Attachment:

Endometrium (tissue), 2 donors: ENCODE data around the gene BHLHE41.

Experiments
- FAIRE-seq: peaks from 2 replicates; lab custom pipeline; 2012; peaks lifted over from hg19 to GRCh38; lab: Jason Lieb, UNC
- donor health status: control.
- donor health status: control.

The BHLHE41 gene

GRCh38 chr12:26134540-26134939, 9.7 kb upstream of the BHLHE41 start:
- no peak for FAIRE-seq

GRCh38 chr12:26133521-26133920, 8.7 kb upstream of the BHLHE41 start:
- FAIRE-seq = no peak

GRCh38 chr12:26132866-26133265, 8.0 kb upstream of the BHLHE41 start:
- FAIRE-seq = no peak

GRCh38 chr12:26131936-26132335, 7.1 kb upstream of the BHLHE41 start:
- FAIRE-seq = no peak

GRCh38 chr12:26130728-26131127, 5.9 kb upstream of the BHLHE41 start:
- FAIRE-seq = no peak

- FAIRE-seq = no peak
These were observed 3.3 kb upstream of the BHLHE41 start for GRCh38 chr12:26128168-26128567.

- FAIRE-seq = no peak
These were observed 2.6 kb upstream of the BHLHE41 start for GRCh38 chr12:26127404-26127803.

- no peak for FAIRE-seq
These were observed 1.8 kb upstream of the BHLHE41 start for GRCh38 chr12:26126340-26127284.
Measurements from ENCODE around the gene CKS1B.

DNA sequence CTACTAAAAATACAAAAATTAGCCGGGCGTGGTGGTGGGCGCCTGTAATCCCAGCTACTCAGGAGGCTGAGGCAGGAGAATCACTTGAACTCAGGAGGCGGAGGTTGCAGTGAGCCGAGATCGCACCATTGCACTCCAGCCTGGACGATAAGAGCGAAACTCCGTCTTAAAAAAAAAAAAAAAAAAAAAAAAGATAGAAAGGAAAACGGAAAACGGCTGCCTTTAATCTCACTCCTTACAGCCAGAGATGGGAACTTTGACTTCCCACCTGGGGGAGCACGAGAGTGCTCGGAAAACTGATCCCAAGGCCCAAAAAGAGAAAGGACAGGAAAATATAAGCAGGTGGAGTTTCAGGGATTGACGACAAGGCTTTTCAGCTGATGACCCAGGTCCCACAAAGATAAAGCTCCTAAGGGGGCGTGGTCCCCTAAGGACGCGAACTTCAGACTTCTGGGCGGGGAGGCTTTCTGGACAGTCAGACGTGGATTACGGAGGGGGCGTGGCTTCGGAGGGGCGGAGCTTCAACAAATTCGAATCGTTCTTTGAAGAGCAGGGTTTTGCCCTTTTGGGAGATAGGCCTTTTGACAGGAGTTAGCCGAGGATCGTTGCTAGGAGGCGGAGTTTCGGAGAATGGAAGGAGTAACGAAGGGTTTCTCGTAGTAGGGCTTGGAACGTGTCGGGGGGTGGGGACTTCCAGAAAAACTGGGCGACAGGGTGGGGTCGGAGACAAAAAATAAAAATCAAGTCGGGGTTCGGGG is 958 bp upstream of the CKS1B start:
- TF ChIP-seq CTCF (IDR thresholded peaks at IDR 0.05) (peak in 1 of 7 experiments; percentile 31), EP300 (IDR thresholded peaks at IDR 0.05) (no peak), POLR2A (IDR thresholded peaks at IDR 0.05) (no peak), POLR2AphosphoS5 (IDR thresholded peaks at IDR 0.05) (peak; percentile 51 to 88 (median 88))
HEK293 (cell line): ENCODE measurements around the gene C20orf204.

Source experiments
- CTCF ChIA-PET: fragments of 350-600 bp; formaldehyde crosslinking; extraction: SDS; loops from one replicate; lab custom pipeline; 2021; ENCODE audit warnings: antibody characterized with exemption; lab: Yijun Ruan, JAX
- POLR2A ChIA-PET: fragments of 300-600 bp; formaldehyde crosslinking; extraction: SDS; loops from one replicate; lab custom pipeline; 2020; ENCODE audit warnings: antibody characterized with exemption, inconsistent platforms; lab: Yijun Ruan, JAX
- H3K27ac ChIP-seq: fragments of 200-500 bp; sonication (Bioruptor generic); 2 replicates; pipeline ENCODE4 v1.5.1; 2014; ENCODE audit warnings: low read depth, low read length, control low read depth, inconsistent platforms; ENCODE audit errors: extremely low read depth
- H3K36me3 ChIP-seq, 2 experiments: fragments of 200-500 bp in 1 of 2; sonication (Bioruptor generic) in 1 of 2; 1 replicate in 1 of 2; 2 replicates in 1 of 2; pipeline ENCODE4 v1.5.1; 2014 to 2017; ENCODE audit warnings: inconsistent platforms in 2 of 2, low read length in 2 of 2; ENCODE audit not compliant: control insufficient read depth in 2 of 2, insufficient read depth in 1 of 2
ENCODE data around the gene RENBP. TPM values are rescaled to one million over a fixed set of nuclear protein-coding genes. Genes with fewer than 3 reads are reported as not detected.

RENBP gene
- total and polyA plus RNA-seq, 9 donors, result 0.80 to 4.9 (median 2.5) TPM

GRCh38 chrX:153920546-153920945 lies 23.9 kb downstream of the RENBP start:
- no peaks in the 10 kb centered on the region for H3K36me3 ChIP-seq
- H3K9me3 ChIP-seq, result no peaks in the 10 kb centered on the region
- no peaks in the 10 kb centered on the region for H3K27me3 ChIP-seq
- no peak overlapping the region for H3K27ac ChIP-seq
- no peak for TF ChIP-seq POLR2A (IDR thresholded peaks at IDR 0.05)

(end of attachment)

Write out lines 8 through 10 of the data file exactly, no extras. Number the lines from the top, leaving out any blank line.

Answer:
- no peak for FAIRE-seq

GRCh38 chr12:26133521-26133920, 8.7 kb upstream of the BHLHE41 start:
- FAIRE-seq = no peak